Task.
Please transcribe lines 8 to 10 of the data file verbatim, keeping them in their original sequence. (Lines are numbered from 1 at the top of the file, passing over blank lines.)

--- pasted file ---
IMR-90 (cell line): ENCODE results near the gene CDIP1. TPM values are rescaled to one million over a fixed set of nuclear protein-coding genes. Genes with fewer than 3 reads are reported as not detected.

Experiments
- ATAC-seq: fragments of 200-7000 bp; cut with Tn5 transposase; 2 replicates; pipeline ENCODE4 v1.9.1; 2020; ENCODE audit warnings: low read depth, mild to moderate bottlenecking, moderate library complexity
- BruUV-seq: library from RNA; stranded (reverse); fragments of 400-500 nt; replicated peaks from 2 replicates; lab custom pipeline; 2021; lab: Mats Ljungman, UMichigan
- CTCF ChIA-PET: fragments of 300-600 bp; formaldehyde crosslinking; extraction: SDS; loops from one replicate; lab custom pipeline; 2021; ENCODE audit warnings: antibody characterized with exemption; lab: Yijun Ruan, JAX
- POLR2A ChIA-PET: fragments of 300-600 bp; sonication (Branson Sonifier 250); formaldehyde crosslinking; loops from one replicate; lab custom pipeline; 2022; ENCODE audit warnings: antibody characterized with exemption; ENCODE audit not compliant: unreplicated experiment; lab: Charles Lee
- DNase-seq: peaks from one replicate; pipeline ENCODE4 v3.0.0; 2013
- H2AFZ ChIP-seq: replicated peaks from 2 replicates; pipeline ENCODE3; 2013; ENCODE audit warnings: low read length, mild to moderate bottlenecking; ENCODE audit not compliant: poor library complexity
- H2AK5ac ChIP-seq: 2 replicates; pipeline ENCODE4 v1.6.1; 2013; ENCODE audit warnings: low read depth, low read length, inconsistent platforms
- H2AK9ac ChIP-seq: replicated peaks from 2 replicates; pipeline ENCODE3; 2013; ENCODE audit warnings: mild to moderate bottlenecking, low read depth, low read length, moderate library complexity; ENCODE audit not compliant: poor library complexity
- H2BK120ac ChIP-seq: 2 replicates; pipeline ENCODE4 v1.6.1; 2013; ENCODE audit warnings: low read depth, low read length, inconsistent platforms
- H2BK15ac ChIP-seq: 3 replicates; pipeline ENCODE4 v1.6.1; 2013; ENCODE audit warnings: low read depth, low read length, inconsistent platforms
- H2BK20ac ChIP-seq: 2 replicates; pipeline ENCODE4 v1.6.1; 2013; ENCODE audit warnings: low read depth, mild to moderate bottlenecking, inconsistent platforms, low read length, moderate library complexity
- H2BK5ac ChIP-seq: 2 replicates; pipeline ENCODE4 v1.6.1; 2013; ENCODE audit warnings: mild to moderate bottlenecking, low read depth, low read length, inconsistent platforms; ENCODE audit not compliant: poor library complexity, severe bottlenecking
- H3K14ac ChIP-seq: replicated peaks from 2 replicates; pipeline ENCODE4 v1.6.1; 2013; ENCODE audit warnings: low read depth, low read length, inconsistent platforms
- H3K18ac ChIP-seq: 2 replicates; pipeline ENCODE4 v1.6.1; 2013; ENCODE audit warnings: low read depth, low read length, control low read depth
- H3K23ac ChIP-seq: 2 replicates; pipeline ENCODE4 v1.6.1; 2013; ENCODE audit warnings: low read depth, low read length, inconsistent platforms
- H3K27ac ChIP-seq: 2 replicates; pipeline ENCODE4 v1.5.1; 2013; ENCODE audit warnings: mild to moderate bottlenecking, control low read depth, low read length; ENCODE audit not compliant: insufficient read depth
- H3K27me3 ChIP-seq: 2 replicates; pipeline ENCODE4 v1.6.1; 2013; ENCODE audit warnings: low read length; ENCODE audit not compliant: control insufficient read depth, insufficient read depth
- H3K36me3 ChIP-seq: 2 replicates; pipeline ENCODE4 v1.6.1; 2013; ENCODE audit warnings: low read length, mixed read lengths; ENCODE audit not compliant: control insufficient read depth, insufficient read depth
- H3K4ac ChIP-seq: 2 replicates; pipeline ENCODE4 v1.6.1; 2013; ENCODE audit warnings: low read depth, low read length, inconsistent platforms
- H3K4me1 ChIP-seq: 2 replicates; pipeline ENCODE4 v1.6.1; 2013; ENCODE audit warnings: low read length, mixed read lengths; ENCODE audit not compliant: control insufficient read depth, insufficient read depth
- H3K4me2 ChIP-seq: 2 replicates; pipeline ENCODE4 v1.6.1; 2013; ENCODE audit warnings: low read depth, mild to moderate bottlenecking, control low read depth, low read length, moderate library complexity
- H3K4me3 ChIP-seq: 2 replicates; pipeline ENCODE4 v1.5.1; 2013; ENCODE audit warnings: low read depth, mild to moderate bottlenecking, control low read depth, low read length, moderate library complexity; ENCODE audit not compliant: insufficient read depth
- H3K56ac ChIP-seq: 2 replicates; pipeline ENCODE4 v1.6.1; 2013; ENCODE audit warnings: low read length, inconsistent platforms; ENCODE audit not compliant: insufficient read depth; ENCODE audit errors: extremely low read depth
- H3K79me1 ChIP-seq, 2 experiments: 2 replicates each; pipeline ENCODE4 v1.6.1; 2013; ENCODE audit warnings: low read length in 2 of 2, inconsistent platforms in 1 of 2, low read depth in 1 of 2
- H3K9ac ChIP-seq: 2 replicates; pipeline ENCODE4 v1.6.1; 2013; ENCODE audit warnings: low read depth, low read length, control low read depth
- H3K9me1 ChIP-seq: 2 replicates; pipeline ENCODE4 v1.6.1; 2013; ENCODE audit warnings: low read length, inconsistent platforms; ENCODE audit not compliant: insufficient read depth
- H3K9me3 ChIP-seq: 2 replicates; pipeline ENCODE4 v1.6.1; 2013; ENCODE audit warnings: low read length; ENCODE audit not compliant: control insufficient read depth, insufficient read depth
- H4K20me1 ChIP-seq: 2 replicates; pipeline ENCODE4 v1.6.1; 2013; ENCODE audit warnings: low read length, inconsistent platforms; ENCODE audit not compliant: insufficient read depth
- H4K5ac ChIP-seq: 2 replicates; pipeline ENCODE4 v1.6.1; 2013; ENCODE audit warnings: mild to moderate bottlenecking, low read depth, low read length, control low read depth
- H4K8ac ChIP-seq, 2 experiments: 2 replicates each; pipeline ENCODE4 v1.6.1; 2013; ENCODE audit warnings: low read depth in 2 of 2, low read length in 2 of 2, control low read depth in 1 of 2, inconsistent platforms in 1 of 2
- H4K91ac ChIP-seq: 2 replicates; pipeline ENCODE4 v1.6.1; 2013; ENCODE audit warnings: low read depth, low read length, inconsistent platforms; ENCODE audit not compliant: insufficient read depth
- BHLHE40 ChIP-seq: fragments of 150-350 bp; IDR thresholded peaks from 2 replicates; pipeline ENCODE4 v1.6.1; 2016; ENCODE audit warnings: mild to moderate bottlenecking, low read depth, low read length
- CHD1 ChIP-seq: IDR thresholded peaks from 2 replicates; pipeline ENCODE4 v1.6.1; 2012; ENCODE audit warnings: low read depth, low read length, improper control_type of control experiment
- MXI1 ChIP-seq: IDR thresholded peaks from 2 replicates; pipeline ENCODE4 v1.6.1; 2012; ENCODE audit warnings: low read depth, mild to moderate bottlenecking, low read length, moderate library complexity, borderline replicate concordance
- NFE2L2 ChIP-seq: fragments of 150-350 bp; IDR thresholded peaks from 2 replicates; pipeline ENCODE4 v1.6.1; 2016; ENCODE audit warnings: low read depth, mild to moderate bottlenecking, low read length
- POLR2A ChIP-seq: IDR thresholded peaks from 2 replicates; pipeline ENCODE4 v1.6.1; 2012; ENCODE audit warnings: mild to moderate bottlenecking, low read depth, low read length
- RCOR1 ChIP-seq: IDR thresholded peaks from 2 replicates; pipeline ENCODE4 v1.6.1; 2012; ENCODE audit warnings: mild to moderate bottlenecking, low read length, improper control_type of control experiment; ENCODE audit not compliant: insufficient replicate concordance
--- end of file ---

- H2AFZ ChIP-seq: replicated peaks from 2 replicates; pipeline ENCODE3; 2013; ENCODE audit warnings: low read length, mild to moderate bottlenecking; ENCODE audit not compliant: poor library complexity
- H2AK5ac ChIP-seq: 2 replicates; pipeline ENCODE4 v1.6.1; 2013; ENCODE audit warnings: low read depth, low read length, inconsistent platforms
- H2AK9ac ChIP-seq: replicated peaks from 2 replicates; pipeline ENCODE3; 2013; ENCODE audit warnings: mild to moderate bottlenecking, low read depth, low read length, moderate library complexity; ENCODE audit not compliant: poor library complexity